H2-Oh: Birthday girl creates charity water campaign


Graphic made by Olivia Bragg

Graphic made by: Olivia Bragg

Gifts like Polaroid film, a Hozier record, a watercolor Beyoncè card and a shopping trip were not part of junior Jordan Green’s original plan.

With Bible verses about water like John 4:14 at heart, Jordan planned to forgo conventional birthday presents from friends and family and launch a birthday campaign through Charity: Water on April 11, but ended up with some presents thrown into the mix anyway. Jordan has continued asking for donations in $17 amounts, $1 for each year of her life, to provide clean drinking water to communities in need. With the campaign ending July 1, Jordan has raised $278, enough to provide clean drinking water to nine people.

After praying for a more “mission-minded heart,” or more focus on helping people, and a way to help the community, Jordan found a Charity: Water project on Instagram which led to her setting up her own website.

“I wanted to go on mission trips and stuff but I wanted something I could start right away, not something I have to gradually work up to so I thought this was a good idea,” Jordan said. “There’s multiple verses where it talks about how Jesus is the living water and He’s nourishment and stuff so I thought that was really cool because I wanted to do it for Him.”

Calling the website “water of life,” Jordan, along with participating friends and family, use social media to promote her campaign until she reaches her $500 goal.


Connect with Jordan for Water Updates: Twitter and Instagram[email protected]

But Jordan didn’t wait until her birthday water campaign to give back. Going hand-in-hand with family dinners and Rangers games, the Green family makes serving a family-wide activity. Jordan’s sister, Madison Green travels with the Saint Andrews Church to sing at retirement homes and various charity events throughout the country. Jordan’s father, Tim Green, donates a portion of Fish City Grill’s earnings to local charities and Jordan’s mother, Laura Green serves alongside the family through church, YMCA and Operation Kindness.

“I really think that [Jordan] has really grown up in our family which has always volunteered for things and have always tried to be mindful of the needs of others and to help out in any way that we can,” Tim said. “I think it’s pretty neat that not only Madison but now Jordan as well have been able to go on trips where they help other people and when they do things for others and are selfless which is pretty neat.”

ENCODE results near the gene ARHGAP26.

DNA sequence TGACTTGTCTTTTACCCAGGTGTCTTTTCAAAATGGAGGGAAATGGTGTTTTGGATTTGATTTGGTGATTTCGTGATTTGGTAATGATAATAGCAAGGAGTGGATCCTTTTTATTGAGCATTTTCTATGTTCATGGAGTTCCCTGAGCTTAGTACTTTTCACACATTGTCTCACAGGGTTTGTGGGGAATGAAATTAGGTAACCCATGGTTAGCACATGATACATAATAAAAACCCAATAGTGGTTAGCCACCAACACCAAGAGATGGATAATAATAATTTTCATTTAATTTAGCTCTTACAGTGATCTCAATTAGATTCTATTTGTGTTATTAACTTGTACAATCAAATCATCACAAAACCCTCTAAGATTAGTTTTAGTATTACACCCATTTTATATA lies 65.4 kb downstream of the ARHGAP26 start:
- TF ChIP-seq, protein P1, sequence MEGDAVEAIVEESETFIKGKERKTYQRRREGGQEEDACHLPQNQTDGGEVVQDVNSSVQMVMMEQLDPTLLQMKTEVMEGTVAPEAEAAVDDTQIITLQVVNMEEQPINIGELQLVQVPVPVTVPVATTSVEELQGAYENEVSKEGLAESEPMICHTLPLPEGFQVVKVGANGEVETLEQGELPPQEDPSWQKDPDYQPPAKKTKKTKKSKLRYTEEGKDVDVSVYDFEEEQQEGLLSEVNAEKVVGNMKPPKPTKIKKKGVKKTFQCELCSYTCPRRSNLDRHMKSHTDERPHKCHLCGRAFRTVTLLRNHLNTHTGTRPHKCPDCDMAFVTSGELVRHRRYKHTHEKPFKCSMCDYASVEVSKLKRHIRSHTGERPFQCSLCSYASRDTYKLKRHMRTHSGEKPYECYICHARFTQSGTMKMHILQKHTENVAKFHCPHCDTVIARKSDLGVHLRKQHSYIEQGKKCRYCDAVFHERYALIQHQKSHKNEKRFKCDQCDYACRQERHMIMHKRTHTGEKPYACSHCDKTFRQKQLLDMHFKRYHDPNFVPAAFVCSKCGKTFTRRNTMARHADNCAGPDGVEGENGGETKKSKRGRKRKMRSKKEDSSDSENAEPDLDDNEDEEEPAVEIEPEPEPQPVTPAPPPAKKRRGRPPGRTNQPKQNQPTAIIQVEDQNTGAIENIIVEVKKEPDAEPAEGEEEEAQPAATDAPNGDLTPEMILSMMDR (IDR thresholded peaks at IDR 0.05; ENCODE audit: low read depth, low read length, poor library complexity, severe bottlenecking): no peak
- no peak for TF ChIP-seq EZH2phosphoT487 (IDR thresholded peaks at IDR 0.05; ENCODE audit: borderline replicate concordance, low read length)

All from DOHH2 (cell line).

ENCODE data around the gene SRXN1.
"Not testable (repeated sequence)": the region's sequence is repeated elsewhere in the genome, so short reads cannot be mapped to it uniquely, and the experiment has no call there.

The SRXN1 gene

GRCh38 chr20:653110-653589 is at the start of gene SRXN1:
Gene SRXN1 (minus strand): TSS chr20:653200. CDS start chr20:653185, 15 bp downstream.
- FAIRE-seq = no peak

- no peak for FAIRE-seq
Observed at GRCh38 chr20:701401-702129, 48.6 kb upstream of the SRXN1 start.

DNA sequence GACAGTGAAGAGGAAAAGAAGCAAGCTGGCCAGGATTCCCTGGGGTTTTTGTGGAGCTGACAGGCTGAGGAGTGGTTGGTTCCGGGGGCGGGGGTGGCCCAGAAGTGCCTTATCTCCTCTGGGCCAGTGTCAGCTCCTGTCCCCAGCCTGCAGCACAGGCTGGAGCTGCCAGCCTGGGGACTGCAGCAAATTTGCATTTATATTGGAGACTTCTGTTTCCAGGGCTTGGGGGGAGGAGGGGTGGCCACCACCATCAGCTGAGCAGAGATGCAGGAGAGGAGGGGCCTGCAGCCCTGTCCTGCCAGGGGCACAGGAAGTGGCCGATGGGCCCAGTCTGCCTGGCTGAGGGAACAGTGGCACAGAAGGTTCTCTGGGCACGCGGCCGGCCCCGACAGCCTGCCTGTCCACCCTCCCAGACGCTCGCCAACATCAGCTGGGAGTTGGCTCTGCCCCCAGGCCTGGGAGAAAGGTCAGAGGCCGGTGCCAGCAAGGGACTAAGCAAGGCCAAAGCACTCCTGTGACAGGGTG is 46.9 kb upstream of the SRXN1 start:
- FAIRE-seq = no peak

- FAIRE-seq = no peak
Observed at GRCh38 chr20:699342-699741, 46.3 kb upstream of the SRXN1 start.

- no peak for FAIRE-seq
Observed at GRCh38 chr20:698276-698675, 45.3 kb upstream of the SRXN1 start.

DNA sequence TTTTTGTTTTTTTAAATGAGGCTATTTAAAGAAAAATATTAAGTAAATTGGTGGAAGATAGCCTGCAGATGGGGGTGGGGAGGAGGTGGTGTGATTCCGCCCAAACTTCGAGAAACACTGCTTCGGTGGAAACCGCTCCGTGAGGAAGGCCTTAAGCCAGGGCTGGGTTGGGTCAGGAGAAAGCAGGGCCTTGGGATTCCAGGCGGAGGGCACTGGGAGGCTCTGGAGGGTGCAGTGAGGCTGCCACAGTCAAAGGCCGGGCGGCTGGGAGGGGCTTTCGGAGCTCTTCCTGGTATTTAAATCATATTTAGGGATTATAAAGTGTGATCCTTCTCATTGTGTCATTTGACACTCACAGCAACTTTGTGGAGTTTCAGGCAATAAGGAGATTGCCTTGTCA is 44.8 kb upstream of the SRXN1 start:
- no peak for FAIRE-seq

Close friends, distant relatives and anonymous users alike have donated online to Jordan’s campaign. After all the donations are sent when the campaign ends, Charity: Water will send Jordan a report on which communities she helped.

“Once you’ve gathered all the money and stuff and once your campaign is over, [the water goes to] various parts of the world,” Jordan said. “It takes about 21 months to build a well and to get the water that they need. So you get to see [the community helped] which is cool, but I don’t know yet where.”

According to Jordan, she not only serves by donating water, but will be building houses, repairing roofs and painting in hot weather for her first mission trip to Arkansas this summer with her new church, Saint Phillips. For Jordan, this will continue into college where she wants to “build a stronger faith.”

“My sister’s been really involved with [her new church],” Madison said. “I think she’s just getting like a lot of feelings from God right now and I love it so much. It’s been so cool to talk to her about stuff and …I’m just really proud of her for what she’s doing … she’s putting people in front of her and I think that’s really cool.”

Even though water doesn’t “flow” into her plan to be a veterinarian and attend Texas A&M, Jordan said she realized the impact of water and her own abundance of it.

“It’s not just a necessity need,” Jordan said. “It’s really helpful cultural-wise and even safety because a lot of people, especially women, they have to travel two hours to get water and there’s all these different risks that are involved. I’ve never really thought about it but I’ve had such an abundance of water. I feel like once people realize how important this is, to different communities and society, they’ll be willing to help.”